Why should I buy a cross training shoe?
Out of these three options, cross training shoes are the most versatile. While you can do shorter distance runs in these shoes, it is not recommended that you do a long distance run while wearing cross trainers. These shoes are designed for higher intensity, shorter duration workouts that involve weights and movement in all directions. These shoes lack the cushioning for long distance road runs and don’t have all the tread needed to safely run on the trails.
You can always find more specialized versions of cross training shoes to fit your desired exercise style.
Finding the Right Fit on Cross Trainers
All shoe brands have their shoes listed in standard sizes. This indicates the length of the shoe in question. However, you may find that one brand of shoe fits when you wear a 10, while another brand of shoe fits when you wear a 10.5.
Don’t assume that a shoe will fit just because it is the size you usually buy. It is a smart idea to go and try on the new shoe before you take the plunge and buy it. Just like with clothes, there will always be a discrepancy between sizes and brands.
When you try on a shoe, here are a couple of tips you can use to help you determine if the fit is correct for your fee
- Check your toes – you should have a little room between your longest toe and the front of the shoe. This space should be roughly the width of your thumb.
- Check your distances – the heel and the ball of your foot should be the same distance apart as the heel and forefoot support on the shoe. Otherwise, your feet may not receive the proper support when you exercise. If you aren’t getting support in the right areas, you are more at risk for an injury.
- No pinching – the shoe should be snug, but not uncomfortably tight. If you feel that the shoe is too tight on any part of your foot, you may need to try a different size.
It is also very important to check a shoe’s width when you are researching brands and checking sizes.
Most brands use these letters to represent shoe width: A, AA, B, C, D, E, EE, EEE, and so on. The letter “B” denotes a medium width for women—the letter “D,” a medium width for men. The closer you get to the letter “A,” the narrower the shoe is. Conversely, the further you get from the letter “A,” the wider the shoe gets.
Many people have the same size shoe but need a different width. Remember, a shoe’s size only measures the length of the shoe! Some people have narrower feet and need less room, where some people have wider feet and need more room. You may find that many generic shoes only come in one width. Some notable companies that are doing this are New Balance and Skechers.
When Should I Replace My Training Shoes?
The typical lifespan of most shoes is about 100 hours of high-intensity training. You may find that you get more time out of them, depending on how hard you exercise and what surfaces you exercise on. This will all depend on how well the shoe is constructed, as well as how often you wear the shoe outside of your training sessions.
Some shoes, such as CrossFit and weightlifting shoes may last longer due to their extra padding and bracing inside the shoes. The more structure your shoes have, the less likely they are to break down during use.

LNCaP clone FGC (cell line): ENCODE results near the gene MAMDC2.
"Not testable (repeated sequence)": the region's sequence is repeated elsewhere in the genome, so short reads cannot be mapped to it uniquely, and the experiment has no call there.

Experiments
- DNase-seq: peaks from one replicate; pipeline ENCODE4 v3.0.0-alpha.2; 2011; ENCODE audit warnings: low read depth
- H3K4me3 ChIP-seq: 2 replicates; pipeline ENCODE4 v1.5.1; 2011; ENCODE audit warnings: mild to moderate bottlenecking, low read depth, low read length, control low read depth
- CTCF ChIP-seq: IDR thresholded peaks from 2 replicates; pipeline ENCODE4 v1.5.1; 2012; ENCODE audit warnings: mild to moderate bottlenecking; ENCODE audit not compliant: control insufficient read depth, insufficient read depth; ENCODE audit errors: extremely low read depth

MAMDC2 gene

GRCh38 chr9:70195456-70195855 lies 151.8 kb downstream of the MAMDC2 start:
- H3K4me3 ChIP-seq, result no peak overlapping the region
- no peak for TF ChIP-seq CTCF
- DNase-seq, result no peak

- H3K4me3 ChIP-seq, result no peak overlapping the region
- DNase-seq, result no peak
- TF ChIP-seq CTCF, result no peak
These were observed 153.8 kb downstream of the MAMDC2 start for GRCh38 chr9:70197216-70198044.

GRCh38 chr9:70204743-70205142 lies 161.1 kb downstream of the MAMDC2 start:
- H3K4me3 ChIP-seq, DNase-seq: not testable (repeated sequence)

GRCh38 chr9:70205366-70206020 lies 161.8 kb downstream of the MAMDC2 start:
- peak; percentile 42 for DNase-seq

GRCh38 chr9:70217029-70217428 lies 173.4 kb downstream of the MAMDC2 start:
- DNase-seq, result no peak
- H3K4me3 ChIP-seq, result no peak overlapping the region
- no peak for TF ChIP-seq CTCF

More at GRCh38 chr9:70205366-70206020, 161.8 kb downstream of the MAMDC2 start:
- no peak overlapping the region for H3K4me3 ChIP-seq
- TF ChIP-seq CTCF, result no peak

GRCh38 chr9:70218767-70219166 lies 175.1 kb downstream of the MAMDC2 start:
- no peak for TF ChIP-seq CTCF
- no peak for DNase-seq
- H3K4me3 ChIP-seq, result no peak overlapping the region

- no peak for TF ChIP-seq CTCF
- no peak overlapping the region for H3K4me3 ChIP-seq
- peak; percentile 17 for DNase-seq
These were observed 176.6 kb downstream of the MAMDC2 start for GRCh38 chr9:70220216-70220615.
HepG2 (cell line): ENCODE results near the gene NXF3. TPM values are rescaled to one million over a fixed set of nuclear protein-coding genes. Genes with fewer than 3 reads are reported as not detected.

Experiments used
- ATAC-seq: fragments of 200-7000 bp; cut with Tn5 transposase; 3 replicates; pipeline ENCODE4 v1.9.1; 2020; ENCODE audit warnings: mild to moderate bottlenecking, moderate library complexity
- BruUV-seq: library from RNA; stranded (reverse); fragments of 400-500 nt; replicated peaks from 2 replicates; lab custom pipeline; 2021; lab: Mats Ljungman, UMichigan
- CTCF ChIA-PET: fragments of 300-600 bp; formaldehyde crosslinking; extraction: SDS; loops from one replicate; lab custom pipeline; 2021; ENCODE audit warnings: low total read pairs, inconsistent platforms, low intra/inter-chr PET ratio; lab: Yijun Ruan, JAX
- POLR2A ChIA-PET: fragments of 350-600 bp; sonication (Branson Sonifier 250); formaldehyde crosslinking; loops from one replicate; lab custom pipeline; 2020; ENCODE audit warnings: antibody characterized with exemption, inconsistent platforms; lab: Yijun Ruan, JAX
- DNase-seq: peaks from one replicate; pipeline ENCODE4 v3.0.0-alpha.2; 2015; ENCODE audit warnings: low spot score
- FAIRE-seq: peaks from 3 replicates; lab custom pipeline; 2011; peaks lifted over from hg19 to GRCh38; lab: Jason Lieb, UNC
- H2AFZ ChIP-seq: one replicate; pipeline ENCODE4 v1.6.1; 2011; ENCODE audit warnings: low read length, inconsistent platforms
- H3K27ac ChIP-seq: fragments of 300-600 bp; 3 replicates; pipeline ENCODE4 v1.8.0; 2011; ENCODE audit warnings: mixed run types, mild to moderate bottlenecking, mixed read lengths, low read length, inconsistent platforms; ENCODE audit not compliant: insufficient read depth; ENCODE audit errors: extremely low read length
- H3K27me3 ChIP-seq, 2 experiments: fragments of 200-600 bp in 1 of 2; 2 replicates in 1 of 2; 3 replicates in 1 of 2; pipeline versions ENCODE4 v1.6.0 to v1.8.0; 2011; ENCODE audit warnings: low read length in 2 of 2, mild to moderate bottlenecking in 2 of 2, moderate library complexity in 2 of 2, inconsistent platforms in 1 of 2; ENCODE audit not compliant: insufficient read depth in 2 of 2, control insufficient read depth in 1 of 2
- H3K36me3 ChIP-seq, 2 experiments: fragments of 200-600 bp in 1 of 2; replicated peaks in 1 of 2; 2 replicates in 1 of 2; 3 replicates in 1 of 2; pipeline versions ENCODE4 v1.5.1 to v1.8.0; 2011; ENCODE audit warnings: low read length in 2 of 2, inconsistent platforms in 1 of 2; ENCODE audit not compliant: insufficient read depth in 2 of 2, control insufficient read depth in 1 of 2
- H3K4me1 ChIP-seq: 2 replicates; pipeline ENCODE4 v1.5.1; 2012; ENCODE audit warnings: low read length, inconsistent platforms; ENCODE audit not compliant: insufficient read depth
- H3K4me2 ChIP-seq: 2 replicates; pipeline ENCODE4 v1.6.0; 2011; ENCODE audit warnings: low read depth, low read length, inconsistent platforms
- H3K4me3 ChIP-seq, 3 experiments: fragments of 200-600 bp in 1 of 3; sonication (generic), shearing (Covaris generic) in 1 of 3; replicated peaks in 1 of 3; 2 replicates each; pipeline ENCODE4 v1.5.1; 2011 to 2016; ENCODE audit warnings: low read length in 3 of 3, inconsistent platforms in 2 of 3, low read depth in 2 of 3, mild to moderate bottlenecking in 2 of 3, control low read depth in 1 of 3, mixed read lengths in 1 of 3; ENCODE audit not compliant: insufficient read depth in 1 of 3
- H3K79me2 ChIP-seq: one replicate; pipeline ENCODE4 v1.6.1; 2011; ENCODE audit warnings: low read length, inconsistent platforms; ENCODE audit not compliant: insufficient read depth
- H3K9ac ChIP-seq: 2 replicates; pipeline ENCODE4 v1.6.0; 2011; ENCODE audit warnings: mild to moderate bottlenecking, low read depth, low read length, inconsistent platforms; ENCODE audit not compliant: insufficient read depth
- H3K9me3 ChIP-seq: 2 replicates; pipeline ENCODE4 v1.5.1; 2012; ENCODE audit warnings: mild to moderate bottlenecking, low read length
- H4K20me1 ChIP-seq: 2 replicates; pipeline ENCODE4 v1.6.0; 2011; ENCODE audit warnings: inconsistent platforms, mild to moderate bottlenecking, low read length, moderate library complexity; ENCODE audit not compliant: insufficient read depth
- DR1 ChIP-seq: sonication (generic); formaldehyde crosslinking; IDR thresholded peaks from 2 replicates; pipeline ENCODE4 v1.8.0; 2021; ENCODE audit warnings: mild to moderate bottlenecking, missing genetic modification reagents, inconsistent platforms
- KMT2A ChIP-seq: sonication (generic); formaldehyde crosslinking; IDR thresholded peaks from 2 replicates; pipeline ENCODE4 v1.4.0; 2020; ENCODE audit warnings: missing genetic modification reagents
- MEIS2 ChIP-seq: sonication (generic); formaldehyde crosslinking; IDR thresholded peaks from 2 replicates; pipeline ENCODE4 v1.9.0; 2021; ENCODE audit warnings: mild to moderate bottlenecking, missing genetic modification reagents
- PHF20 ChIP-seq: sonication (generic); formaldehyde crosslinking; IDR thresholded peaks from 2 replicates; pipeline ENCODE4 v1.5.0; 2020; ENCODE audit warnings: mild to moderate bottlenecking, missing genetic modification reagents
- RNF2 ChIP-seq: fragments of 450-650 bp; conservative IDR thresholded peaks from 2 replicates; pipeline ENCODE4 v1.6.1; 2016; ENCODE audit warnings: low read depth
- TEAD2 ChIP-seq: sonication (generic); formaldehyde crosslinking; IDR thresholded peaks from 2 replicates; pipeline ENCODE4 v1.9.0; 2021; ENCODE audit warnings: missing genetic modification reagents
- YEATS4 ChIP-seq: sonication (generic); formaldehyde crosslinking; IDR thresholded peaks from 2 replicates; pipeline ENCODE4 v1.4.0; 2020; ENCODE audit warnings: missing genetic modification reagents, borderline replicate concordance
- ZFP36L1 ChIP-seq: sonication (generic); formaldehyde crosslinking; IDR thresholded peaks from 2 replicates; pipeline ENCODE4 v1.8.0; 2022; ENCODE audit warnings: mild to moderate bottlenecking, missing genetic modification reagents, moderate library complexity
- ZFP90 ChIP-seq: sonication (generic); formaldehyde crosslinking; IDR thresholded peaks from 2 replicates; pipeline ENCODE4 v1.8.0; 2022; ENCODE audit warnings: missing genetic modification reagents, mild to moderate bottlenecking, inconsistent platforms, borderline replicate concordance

The best way to know if your shoes need replacing is to look at them.
Check out the bottom of your shoe. If the middle is starting to heavily crease, and the heel and forefoot are thinning out, then it may be time to buy a replacement pair.
Try squeezing the sole of the shoe. The sole is designed to compress on impact, so if you find that your shoe is barely giving when you squeeze it, the sole is over-compressed. This is another indicator that it is time for a replacement.
Here are some more things to keep track of if you are wondering whether or not to replace your shoes.
1. You’ve run the equivalent of 300-500 miles in them.
If you’re an avid runner, you’ll want to keep track of each mile that you run in a pair of shoes. You may find that you like to rotate between different running shoes.
This wear and tear can also vary depending on what surfaces you run on. Shoes can wear differently if you run on pavement, gravel, or dirt.
2. They are over six months old.
Again, this is very subjective! If you work out three days a week, your shoes won’t wear out as quickly as someone who works out five days a week.
3. Your feet, knees, or joints hurt after a workout.
If you start to feel pain from using your shoes, you’ll want to get a new pair fast. These issues are only going to get worse the longer you wear your shoes.
As your shoes wear down, they start to provide less shock absorption. This puts more strain on your feet and knees. It can also translate to the hips and all the joints and ligaments through your legs. It can even lead to lower back issues if left unchecked!
4. You’re starting to get blisters from them.
Blisters are a bad sign! If you’ve been getting them right from the start, then you probably bought the wrong pair of shoes. However, if you’ve never gotten them before, it means that your shoes have worn out and need replacing.
A Word from Love At First Fit
These factors are completely dependent on intensity and workout style. You may find that you’ve had your shoes much longer and they still work fine.
Shoes are always subjective. A shoe that works great for one person may be terrible for you. Find the shoe that fits your foot and feels great when you move. It’s always a good idea to visit your local shoe store and try on as many pairs as you can to find your best fit.